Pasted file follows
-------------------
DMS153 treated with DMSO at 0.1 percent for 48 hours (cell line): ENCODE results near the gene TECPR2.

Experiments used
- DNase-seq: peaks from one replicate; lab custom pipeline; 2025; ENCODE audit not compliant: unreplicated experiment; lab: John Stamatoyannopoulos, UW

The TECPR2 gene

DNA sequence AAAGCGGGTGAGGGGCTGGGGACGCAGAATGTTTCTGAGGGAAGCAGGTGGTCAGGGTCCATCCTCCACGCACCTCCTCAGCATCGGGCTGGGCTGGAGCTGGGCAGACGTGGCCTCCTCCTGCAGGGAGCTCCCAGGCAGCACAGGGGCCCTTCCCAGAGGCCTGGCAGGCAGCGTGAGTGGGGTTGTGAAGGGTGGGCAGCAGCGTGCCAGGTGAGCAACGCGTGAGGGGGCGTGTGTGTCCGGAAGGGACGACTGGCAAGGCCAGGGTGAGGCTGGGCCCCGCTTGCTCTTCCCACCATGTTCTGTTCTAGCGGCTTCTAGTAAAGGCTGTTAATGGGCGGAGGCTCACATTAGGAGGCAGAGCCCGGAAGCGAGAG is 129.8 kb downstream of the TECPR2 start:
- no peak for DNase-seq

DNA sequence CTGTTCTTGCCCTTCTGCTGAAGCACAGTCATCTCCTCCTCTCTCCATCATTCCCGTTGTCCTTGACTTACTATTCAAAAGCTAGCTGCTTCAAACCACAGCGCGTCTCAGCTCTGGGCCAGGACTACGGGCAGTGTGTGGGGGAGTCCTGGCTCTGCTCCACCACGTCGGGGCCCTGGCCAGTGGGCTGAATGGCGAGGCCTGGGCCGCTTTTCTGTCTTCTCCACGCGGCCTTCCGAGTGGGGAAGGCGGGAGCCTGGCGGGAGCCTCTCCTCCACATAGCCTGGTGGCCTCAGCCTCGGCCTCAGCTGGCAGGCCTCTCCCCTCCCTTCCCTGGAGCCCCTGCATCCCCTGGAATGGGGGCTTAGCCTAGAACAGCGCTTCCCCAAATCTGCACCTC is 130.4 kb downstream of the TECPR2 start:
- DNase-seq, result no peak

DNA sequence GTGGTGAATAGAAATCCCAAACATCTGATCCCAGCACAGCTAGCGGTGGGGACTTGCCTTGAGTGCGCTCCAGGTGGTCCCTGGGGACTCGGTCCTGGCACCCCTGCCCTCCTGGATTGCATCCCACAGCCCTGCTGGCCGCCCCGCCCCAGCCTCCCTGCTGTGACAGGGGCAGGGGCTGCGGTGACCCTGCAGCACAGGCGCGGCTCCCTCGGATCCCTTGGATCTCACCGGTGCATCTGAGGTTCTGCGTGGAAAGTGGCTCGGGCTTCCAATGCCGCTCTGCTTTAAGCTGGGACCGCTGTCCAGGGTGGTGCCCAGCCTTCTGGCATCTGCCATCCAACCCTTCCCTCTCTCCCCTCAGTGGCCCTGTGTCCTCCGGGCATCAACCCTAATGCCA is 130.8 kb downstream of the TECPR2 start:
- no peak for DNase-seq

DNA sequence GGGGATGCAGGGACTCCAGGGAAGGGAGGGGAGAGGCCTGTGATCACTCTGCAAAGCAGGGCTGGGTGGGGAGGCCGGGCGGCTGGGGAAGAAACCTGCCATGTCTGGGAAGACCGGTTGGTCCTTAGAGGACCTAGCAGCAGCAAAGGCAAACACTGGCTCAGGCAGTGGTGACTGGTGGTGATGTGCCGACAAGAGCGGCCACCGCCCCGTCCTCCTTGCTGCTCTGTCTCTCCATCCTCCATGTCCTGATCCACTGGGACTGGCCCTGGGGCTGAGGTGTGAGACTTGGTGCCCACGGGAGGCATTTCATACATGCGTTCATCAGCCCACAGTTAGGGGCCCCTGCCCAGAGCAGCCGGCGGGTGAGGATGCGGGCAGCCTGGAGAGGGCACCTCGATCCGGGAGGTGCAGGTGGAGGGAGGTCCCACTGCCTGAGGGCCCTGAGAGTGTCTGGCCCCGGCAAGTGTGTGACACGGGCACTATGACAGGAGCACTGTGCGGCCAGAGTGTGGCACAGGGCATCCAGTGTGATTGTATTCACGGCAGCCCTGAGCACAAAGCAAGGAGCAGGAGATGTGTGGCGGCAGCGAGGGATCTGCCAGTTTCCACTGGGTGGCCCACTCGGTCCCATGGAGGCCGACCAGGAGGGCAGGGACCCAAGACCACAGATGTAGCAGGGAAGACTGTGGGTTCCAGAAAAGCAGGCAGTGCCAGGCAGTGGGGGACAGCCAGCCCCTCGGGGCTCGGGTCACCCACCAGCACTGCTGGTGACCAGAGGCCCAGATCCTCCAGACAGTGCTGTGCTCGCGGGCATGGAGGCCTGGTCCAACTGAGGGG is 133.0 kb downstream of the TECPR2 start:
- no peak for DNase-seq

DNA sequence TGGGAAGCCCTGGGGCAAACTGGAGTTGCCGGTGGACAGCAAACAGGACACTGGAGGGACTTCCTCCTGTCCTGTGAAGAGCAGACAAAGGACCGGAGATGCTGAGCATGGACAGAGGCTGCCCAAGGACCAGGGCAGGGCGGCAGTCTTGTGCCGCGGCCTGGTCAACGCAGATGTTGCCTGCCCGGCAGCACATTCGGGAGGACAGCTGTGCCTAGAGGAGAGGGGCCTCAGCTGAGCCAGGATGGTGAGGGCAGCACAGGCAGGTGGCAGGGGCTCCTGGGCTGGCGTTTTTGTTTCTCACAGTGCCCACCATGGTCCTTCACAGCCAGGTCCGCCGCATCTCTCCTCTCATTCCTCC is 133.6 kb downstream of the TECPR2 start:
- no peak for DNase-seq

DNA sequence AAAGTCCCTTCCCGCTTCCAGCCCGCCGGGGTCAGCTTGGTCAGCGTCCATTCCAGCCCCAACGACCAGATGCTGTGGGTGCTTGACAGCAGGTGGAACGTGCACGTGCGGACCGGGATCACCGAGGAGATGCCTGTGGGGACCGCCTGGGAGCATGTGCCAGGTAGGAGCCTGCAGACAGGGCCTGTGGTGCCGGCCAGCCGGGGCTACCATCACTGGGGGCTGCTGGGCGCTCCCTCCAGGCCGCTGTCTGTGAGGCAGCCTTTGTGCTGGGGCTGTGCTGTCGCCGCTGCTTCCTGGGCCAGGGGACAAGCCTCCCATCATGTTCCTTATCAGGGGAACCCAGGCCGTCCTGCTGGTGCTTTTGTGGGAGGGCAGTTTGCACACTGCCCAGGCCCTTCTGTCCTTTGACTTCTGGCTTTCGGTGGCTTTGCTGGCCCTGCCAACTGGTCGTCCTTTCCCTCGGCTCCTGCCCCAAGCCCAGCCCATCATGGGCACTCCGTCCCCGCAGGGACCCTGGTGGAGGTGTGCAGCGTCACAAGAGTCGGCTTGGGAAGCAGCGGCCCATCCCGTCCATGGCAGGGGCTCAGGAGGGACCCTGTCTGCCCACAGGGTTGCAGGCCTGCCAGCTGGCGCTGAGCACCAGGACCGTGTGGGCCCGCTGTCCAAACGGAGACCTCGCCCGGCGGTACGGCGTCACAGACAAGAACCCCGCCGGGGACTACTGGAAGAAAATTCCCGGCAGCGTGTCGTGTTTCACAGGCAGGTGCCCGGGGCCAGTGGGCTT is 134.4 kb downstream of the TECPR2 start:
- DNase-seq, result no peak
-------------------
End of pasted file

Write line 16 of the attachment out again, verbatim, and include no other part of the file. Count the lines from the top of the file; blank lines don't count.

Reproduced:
- DNase-seq, result no peak